DTC deals with the provisions of the General Anti Avoidance Rule (GAAR). The harmful effects of tax avoidance on the tax base, on tax equity and on the compliance regime have been discussed at length. The need for general anti avoidance provisions instead of legislative amendments to deal with specific instance of tax avoidance has also been discussed. The GAAR provisions apply where a taxpayer has entered into an arrangement, the main purpose of which is to obtain a tax benefit and such arrangement is entered or carried on in a manner not normally employed for bona-fide business purposes or are not at arm‟s length or abuses the provisions of the DTC or lacks economic substance.

  • Act, 1961

There is no provision with respect to GAAR in the present law.

  • DTC

The following safeguards are also proposed for invoking GAAR provisions:-

  • The Central Board of Direct Taxes will issue guidelines to provide for the circumstances under which GAAR may be invoked.
  • GAAR provisions will be invoked only in respect of an arrangement where tax avoidance is beyond a specified threshold limit.
  • The forum of Dispute Resolution Panel (“DRP”) would be available where GAAR provisions are invoked.
  • Impact

Such proposed change can lead to harassment and hardship for taxpayers.

  1. 5.      DOUBLE TAXATION AVOIDANCE AGREEMENT (“DTAA”):

Under the current provisions of Act, 1961, the Domestic law and DTAA, the one which is more beneficial to taxpayer will apply But DTC provides that, DTAA will not have preferential status over the domestic law in the specified circumstances.

  • Act, 1961:

The current provisions of the Income-tax Act provide that between the domestic law and relevant DTAA, the one which is more beneficial to the taxpayer will apply. However, this is subject to specific exceptions e.g., the taxation of a foreign company at a rate higher than that of a domestic company is not considered as a less favourable charge in respect of the foreign company.

  • DTC:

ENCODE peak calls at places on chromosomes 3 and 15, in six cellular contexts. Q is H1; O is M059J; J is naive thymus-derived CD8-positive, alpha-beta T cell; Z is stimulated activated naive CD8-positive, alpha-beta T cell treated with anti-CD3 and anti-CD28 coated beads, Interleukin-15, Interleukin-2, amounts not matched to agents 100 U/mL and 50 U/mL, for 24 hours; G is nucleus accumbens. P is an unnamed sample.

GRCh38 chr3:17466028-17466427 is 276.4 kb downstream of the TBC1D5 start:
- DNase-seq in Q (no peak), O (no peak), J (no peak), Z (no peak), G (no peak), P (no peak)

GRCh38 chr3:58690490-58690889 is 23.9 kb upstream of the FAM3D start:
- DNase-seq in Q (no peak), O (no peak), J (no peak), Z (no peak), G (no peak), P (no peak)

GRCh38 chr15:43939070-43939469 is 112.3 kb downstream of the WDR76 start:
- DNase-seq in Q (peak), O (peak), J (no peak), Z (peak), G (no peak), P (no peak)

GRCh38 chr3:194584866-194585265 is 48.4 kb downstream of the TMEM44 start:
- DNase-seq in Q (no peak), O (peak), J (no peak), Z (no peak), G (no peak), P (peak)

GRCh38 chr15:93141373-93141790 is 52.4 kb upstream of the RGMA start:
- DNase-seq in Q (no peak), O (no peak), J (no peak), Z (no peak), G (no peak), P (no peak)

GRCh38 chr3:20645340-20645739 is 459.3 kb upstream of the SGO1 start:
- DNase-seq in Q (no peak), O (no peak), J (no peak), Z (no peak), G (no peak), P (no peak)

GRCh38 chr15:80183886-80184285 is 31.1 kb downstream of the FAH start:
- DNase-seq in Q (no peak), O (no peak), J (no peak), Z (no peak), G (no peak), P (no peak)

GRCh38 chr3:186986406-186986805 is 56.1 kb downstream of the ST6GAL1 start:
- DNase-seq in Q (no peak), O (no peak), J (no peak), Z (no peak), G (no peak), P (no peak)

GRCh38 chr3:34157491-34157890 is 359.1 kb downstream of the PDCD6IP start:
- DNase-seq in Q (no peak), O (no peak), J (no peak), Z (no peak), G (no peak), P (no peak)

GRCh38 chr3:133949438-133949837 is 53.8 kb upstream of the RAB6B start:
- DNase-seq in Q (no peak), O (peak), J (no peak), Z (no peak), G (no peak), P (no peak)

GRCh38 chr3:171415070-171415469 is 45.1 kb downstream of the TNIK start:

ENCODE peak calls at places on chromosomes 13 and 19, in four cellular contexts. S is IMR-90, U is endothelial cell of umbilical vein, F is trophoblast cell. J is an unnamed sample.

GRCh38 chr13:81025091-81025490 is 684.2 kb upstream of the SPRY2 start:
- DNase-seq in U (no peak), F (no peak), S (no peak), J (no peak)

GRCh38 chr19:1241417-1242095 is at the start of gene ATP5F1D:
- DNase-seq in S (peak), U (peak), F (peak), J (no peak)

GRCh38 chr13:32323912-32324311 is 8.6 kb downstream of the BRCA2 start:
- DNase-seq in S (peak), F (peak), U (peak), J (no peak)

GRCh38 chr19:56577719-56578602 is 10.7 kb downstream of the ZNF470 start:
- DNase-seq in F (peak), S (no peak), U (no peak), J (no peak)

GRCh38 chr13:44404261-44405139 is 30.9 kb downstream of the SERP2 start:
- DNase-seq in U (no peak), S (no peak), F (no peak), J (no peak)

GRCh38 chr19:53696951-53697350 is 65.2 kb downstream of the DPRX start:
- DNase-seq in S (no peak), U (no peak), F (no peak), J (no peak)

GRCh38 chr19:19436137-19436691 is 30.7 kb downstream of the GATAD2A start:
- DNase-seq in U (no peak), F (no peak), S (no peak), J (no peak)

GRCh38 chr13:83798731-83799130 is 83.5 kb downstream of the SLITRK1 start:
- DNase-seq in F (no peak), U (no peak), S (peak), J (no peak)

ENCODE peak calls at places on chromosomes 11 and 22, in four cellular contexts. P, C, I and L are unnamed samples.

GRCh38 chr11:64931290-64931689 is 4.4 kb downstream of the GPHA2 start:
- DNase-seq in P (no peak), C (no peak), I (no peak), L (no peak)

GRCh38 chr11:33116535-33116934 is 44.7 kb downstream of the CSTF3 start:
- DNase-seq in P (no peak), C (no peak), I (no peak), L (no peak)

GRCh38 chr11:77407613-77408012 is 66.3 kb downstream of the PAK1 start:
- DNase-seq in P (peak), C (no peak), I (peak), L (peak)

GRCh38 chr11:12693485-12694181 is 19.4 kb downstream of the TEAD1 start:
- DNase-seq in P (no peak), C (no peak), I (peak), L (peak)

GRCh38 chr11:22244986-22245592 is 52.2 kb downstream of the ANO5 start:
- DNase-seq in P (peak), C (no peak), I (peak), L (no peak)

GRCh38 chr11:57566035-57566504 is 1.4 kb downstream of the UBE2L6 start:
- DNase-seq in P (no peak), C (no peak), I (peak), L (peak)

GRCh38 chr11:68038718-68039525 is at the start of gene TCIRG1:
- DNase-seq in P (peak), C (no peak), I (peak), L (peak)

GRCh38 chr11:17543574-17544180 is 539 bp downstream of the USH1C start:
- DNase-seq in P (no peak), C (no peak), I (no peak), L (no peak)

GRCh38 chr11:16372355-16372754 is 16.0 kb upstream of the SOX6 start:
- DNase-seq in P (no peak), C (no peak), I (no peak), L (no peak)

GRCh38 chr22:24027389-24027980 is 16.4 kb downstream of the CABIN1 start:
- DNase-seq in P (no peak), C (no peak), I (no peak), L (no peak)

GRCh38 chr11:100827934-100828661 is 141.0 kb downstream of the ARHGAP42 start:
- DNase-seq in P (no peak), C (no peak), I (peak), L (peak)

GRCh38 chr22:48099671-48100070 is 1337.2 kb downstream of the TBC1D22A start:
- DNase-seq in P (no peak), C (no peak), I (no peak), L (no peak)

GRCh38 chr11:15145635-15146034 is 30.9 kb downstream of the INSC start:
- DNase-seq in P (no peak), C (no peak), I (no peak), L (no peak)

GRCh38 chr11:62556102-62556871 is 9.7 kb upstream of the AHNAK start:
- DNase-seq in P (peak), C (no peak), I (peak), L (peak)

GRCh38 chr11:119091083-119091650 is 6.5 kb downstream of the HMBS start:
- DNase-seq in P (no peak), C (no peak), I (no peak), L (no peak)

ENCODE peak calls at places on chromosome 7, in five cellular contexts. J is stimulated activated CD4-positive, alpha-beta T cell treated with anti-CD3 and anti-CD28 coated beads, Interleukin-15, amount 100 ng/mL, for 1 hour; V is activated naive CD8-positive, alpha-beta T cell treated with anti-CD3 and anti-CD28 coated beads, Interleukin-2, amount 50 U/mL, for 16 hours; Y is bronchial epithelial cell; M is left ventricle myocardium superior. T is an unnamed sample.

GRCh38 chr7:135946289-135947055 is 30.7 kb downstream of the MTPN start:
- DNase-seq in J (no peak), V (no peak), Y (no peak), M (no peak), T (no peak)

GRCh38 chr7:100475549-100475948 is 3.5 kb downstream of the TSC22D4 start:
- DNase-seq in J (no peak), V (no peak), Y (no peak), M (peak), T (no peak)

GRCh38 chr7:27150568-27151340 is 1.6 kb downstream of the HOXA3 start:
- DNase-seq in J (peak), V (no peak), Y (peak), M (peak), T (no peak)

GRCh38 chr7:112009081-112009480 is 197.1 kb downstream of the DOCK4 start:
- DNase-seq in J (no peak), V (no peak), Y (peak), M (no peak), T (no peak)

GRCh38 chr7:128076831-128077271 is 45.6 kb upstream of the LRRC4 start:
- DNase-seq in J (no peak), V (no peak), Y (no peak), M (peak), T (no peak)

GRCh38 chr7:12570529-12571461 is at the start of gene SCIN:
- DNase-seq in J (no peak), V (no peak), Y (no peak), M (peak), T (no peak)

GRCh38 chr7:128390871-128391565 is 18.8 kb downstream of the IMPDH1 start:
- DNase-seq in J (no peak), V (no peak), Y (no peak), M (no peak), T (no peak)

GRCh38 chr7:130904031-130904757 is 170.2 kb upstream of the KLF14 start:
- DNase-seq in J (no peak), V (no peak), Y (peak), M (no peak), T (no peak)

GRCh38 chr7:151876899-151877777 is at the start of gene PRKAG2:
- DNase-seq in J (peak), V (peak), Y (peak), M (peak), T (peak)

It is proposed to provide that between the domestic law and relevant DTAA, the one which is more beneficial to the taxpayer shall apply. However, DTAA will not have preferential status over the domestic law in the following circumstances:-

  • when the General Anti Avoidance Rule is invoked, or
  • when Controlled Foreign Corporation provisions are invoked or
  • when Branch Profits Tax is levied. [7]
  • Impact:

This limited treaty override is in accordance with the internationally accepted principles. Since anti-avoidance rules are part of the domestic legislation and they are not addressed in tax treaties, such limited treaty override will not be in conflict with the DTAAs. Further this will not deprive any taxpayer of any intended tax benefit available under the DTAAs.

  1. Branch profit tax:

Under DTC additional levy of Branch Profit Tax (“BPT”) @ 15% is proposed. The same is to be levied on the total income for the financial year as reduced by the amount of income tax thereonForeign Companies liable to pay branch profit tax on total Income reduced by corporate tax.

  • Act, 1961

There is no provision with respect to BPT in the present law.

  • DTC

Under DTC, it is proposed to levy Additional branch profit tax @ 15% on all foreign companies having any form of PE in India.

  • Impact

This can have dampening effect on foreign trade transactions and volumes.

  1. Royalties and Fees for Technical services:

The ambit of fees for technical services (“FTS”) widened to include development & transfer of design, drawing , plan & software or similar services. The ambit of Royalty widened to include the consideration for use/right to use of transmission by satellite, cable, optic fibre, ship or aircraft and live coverage of any event

  • Act, 1961

Currently, royalty and FTS are taxable @ 10% on gross income for foreign companies[8]

  • DTC

Under DTC, Royalty and FTS proposed to be taxed @ 20% on gross income for foreign companies

  • Impact

Rate of tax on these income is proposed to be doubled. Can adversely affect import of technology in the country.

  1. Controlled foreign companies (“CFC”):